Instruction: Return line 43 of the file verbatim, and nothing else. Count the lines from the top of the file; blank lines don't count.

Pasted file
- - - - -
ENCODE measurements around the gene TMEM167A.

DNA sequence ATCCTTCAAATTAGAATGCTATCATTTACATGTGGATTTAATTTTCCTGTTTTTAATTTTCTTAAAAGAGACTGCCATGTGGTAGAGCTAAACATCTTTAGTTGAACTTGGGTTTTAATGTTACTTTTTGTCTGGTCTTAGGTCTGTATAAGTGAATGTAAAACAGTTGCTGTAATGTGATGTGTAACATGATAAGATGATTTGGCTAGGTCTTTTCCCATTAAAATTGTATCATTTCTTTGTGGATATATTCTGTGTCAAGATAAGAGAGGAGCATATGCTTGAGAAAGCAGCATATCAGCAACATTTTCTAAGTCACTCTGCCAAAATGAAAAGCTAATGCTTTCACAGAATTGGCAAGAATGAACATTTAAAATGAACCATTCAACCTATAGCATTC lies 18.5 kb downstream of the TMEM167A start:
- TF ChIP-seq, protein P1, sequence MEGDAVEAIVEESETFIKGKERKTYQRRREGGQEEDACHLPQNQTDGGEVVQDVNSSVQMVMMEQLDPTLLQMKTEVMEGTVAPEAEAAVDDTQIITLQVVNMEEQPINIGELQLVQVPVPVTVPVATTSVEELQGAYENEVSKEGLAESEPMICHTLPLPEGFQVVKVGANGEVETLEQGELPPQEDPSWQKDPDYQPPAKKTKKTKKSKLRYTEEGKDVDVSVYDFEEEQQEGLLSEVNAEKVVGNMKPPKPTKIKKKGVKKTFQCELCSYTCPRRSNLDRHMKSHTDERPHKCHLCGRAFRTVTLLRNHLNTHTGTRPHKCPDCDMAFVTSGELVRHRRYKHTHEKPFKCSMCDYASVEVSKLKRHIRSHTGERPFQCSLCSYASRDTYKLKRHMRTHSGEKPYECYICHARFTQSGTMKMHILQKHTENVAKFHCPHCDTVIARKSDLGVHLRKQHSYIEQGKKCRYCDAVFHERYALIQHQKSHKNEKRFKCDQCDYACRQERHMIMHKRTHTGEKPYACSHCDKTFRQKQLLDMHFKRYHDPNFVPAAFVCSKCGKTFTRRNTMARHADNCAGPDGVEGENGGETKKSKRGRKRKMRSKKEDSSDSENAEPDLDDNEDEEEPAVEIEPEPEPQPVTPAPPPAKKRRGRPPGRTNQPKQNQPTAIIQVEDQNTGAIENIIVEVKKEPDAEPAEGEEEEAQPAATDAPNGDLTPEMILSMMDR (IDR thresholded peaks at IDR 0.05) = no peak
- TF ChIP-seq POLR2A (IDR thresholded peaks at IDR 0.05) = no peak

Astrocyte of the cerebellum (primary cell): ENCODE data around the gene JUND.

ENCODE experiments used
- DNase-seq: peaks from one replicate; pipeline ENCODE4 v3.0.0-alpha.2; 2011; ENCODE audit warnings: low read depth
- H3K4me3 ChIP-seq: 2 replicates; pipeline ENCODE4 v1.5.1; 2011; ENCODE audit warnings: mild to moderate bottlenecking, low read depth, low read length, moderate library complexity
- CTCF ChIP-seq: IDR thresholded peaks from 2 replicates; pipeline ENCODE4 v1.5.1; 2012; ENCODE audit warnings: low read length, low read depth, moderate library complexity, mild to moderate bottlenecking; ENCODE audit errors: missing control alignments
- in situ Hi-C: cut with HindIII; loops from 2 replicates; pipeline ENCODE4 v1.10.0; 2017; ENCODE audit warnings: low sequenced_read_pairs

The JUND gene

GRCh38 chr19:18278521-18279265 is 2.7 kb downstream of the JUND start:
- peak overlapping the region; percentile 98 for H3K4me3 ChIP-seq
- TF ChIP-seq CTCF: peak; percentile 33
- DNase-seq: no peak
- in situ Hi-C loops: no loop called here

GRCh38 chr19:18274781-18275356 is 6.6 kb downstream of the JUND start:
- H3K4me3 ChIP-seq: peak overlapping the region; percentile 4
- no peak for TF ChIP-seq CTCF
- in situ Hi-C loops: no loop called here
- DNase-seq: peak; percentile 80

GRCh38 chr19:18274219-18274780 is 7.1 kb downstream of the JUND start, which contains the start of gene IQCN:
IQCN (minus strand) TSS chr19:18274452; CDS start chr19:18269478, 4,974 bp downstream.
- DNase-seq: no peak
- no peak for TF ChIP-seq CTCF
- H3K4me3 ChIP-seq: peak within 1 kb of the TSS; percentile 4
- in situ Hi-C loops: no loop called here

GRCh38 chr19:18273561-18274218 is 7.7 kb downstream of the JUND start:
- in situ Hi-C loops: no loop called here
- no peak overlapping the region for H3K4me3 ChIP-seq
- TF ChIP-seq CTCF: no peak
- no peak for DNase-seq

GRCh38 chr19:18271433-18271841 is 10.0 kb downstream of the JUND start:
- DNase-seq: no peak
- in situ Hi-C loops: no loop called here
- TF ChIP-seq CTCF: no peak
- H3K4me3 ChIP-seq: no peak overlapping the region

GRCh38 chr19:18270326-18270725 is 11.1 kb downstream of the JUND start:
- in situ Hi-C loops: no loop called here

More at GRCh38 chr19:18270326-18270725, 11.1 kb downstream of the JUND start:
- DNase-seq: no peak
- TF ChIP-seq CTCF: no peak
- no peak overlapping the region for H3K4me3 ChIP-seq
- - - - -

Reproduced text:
- no peak overlapping the region for H3K4me3 ChIP-seq